The thing is, not caring about what other people think is not the same as learning to value what I think. I can shut out everyone else’s thoughts and still be telling myself I’m worthless. The drawbacks of not caring about what other people think look awfully familiar.
When I care too much about what other people think I don’t have sufficient boundaries, but not caring isn’t establishing boundaries. It’s building walls.
In order to not care, I can’t let anything in. I can’t let anyone’s thoughts get close enough to touch me. Either way—whether my own identity is being overwhelmed or I’ve erected a barrier between us—we are not connecting one human to another.
When I don’t care what people think, I’m not mindful of how my words and deeds impact them. I act as if I’m superior to others. I may not even notice the hurt or inconvenience I leave in my wake.
A crucial part of relationships is knowing and being known, hearing and being heard. Imagining nobody cares what I think feels incredibly lonely. And let’s face it, if I don’t care what someone thinks, why would they want to be my friend?
It hinders self-expression.
It might seem like not caring about what other people think would give me complete freedom to be fully myself. This actually hasn’t been the case. Honestly, when I don’t care what other people think, I feel and act like a jerk, and that just isn’t me.
The truth is, my connections with other people are part of who I am. Making a difference in other people’s lives is a key ingredient to the things that matter most to me. It would feel less risky to give of myself if I didn’t care about the response, but that same lack of engagement would make my actions less satisfying.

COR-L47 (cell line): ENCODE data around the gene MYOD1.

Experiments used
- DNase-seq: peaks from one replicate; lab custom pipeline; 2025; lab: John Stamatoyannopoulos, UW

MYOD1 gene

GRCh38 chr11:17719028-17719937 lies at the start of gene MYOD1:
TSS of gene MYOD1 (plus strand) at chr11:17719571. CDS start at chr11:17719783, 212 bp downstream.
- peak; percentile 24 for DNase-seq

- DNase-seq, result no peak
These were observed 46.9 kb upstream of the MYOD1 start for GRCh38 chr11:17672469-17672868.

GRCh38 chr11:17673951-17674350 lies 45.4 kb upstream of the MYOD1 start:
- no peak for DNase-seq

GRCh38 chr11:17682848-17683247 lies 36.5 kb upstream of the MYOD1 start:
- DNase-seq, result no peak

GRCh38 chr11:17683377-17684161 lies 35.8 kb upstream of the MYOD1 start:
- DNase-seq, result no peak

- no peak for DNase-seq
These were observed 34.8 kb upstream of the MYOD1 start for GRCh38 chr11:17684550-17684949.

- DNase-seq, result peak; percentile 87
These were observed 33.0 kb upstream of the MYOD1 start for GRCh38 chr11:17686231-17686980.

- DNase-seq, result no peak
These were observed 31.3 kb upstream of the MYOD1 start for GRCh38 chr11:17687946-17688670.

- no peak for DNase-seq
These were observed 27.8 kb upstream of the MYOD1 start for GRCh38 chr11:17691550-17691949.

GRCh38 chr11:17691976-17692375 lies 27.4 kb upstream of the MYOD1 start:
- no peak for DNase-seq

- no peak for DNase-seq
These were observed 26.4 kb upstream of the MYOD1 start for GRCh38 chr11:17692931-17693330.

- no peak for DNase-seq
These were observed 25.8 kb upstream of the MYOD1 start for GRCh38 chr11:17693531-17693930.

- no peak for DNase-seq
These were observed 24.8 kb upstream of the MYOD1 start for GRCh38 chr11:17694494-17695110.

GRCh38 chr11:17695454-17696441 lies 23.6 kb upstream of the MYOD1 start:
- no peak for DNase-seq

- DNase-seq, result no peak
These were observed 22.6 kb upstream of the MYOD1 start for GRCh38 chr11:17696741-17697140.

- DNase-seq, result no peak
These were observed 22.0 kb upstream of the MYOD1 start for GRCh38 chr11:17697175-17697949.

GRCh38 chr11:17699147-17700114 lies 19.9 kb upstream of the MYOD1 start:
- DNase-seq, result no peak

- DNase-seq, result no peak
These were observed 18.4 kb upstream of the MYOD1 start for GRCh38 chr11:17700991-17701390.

It filters out valuable information.
Not caring about what other people think does make space for me to start paying more attention to what I think, but it comes at the cost of other valuable information. I lose out on what I can learn from other people’s thoughts.
Often the hardest to hear thoughts come from the people I care about most. The people who know me best not only have the strongest opinions about what I should do, but also have the clearest insight into who I am.
Although their thoughts aren’t always helpful, I’m grateful for people who have been willing to share an insight they knew I wouldn’t want to hear. Sometimes I need an outside perspective to help me see where what I’m doing doesn’t line up with who I say I am and where I want to be heading.
The thing is, not caring about what others think isn’t just about ignoring the hurtful. I miss out on the encouragement, positive feedback, and insightful challenges as well. I can’t just listen when people are telling me what I want to hear.
It limits growth.
When I build walls instead of establishing boundaries, I don’t have to get clear on my needs and preferences. I keep everything out instead of exercising discernment around what I’ll allow in and what I won’t. I don’t practice respectfully engaging with other people’s perspectives without sacrificing mine.